Peter Maximus Kennedy

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PETER MAXIMUS KENNEDY A Wall Street executive whose indomitable will led his firm through some of Wall Street's darkest days and whose investment acumen enabled him to risk everything he owned at the right times, died February 11, 2009 in the Yale/New Haven Hospital. Formerly of Rye, New York, he was 86 and lived in Big Horn, Wyoming. His died of complications of a heart attack, according to his son, Peter M. Kennedy III. In 1969, when Wall Street was reeling, Mr. Kennedy became Chairman and CEO of the old line firm of Dominick & Dominick, founded in 1870 and holding the oldest membership the New York Stock Exchange. As firms like Dupont and Goodbody were forced to close their doors, he rapidly shrunk the Dominick franchise. Mr. Kennedy's decisiveness extended even to installation of low watt light bulbs at the firm and a ban on taxicab usage, steps that proved crucial when the firm's available capital dipped to $100. Dominick was the only one of the 14 "sub major bracket" underwriters from that era to survive. In 1973, Dominick's existence was threatened again by the desire of its major investor to leave Wall Street's troubles behind. To save the firm, with the full support of his wife Marie Lyons Kennedy, Mr. Kennedy sold virtually all of their assets, including their home, to purchase control. The family moved in with friends. In 1976 Mr. Kennedy once again risked everything he owned. He pledged all of his assets to purchase the high-end furniture maker Drexel Heritage Furnishings for $67 million, employing 100 per cent leverage. The Drexel deal began the modern leveraged buyout era. Other acquisitions followed, and in the 1980s, culminating with the 1986 sale of Drexel to Masco, he disposed of his acquired companies. From that point on, having twice risked everything, he was content to become a conservative investor. Mr. Kennedy formed family-held Eighteen Seventy Corporation in the 1980s. The firm controls Ferguson Copeland and Guy Chaddock, makers of fine furniture in North Carolina; GI Ranch Corporation, a half-million acre cattle ranch in Oregon; and Dominick Company AG, a private bank in Zurich, Switzerland. A Wyoming trust holds his interest in Dominick & Dominick, which continues today as a full service securities firm based in New York and for which he had a special attachment until his death. An indefatigable worker who never left home without his traveling Bloomberg, Mr. Kennedy was active in the markets until virtually the day of his death. He was also a devotee of puzzles, and would complete the Sunday New York Times crossword using only the Across or Down clues. Mr. Kennedy was born in Derby, Connecticut on July 28, 1922. He graduated from Yale in 1944 with a degree in mathematics after garnering many academic honors, including membership in Phi Beta Kappa. He joined the Army Air Force, which assigned him to study at the University of Chicago and Harvard, and then to a base in Great Falls, Montana, where he helped develop the radar system for the B-29 bomber wings. After the service he worked for his father in a mortgage banking business while earning his law degree at night at U.Conn. In 1948, following the death of his father, he worked for Shell Oil, and four years later joined Dominick & Dominick as a research analyst. He rose to become a partner and head of investment banking, working with established clients of the firm such as Dillingham Corp. and Flying Tigers, and new American business icons such as Kirk Kekorian, Wm. Zeckendorf and Jimmy Ling. He served on the boards of MGM, MGM Grand Hotel, Bulova Watch, Western Airlines, Unum (life insurance), Tiger International and Harding Glass. He is survived by three sons, Peter (Carroll) of Rye, New York, Paul of Brooklyn, New York, John of Bend, Oregon; nine grandchildren, Sarah (Luke) Dolce of Harrison, New York; Burke, Matthew, Catherine, James, Mary of Rye, New York; Paul of Austin, Texas; Nicholas of Brooklyn; and Hilary of Colorado Springs, Colorado; two great-grandchildren, Isabelle and E. Max Dolce of Harrison, New York; a brother John, of Orange, Connecticut; a sister, Helen, of Hamden, Connecticut; and brother, William, of San Diego, California Mr. Kennedy was a private and unpretentious gentleman, who flew economy and cooked his own hamburgers for dinner after Marie, his wife of 58 years, died in 2004. He preferred a simple life in Wyoming (with his Bloomberg) to lunches at The Four Seasons. He was a devout Catholic who attended Mass daily. Through the Marie Kennedy Foundation established by him, Mr. Kennedy was a generous donor to Catholic and educational causes, and was a longtime board member of the Yale Eye Institute. A wake will be held at the Wm. Graham Funeral Home, Boston Post Road, Rye, NY 10580 (Ph.: 914-967-0129) from 4-7.30 PM on February 15, and a Mass of Christian Burial will take place at Resurrection Church, Boston Post Road, Rye, NY at 10 AM on February 16. In lieu of flowers, donations may be made to the Yale Eye Institute.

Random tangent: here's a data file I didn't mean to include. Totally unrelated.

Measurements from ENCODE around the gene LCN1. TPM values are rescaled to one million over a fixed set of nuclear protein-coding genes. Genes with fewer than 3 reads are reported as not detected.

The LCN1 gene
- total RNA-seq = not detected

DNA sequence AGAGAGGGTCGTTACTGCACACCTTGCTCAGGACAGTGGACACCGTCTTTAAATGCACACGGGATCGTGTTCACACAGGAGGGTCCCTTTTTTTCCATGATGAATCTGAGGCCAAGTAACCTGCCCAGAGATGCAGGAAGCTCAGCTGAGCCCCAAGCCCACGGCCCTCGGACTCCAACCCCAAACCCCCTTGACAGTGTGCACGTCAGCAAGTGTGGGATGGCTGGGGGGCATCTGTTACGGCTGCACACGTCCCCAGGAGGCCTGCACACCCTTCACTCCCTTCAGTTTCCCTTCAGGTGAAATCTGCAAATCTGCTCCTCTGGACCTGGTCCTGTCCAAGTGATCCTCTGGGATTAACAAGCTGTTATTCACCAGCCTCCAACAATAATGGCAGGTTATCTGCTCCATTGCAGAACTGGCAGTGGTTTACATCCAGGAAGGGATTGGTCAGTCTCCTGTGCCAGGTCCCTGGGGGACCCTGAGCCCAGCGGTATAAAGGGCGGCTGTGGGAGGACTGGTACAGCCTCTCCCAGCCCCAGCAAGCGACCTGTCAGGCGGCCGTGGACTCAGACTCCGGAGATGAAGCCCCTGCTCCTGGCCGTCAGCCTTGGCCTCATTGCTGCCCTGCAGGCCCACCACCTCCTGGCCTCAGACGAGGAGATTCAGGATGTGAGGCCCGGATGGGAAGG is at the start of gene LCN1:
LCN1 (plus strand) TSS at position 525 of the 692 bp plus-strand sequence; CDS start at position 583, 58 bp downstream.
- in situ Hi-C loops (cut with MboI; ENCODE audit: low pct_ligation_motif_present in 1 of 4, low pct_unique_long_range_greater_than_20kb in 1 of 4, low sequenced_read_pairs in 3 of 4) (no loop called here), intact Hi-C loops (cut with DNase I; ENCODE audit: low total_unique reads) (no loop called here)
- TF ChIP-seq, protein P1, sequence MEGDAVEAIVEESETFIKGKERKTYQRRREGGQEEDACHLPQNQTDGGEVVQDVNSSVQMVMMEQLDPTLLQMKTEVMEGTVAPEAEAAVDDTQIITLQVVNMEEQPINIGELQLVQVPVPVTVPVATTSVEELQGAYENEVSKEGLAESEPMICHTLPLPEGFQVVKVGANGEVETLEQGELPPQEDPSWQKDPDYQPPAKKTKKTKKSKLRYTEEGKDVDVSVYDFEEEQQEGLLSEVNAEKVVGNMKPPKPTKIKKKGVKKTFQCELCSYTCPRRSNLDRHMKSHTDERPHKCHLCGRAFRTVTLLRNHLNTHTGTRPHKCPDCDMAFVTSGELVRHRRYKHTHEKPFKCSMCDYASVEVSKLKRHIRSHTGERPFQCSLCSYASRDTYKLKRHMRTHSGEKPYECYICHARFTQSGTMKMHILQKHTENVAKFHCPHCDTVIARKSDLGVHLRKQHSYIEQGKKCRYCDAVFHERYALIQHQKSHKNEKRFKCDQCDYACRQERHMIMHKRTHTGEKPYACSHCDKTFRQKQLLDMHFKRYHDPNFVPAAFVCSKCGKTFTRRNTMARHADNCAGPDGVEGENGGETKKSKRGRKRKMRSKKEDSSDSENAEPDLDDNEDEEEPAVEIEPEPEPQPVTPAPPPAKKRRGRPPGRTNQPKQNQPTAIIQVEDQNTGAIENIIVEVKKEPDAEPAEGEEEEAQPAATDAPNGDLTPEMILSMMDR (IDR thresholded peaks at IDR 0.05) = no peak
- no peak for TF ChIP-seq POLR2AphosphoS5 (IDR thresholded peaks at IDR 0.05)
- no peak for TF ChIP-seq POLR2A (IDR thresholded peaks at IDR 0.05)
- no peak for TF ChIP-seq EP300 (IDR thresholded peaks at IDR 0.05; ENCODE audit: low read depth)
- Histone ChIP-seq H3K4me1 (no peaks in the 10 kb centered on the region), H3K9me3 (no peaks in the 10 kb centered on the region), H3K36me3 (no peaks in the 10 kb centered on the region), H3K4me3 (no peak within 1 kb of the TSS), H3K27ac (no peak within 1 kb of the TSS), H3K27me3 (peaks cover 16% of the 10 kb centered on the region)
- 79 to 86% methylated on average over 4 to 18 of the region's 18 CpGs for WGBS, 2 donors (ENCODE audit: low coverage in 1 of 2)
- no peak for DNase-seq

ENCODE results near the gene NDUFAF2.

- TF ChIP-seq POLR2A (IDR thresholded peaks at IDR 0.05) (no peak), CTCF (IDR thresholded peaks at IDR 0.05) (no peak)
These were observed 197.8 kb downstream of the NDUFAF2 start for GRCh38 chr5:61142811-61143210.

Published in GreenwichTime on Feb. 13, 2009
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